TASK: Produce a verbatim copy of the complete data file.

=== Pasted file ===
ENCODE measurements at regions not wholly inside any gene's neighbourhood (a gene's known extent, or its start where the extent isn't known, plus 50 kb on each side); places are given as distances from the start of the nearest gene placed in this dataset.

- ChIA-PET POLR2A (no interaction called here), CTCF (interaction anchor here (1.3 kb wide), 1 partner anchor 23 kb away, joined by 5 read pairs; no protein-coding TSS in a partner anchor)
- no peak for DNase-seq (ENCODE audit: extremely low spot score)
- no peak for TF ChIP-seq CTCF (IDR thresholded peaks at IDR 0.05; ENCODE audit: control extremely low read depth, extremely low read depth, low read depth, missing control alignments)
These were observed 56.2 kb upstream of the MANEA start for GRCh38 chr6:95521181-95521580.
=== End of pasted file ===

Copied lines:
ENCODE measurements at regions not wholly inside any gene's neighbourhood (a gene's known extent, or its start where the extent isn't known, plus 50 kb on each side); places are given as distances from the start of the nearest gene placed in this dataset.

- ChIA-PET POLR2A (no interaction called here), CTCF (interaction anchor here (1.3 kb wide), 1 partner anchor 23 kb away, joined by 5 read pairs; no protein-coding TSS in a partner anchor)
- no peak for DNase-seq (ENCODE audit: extremely low spot score)
- no peak for TF ChIP-seq CTCF (IDR thresholded peaks at IDR 0.05; ENCODE audit: control extremely low read depth, extremely low read depth, low read depth, missing control alignments)
These were observed 56.2 kb upstream of the MANEA start for GRCh38 chr6:95521181-95521580.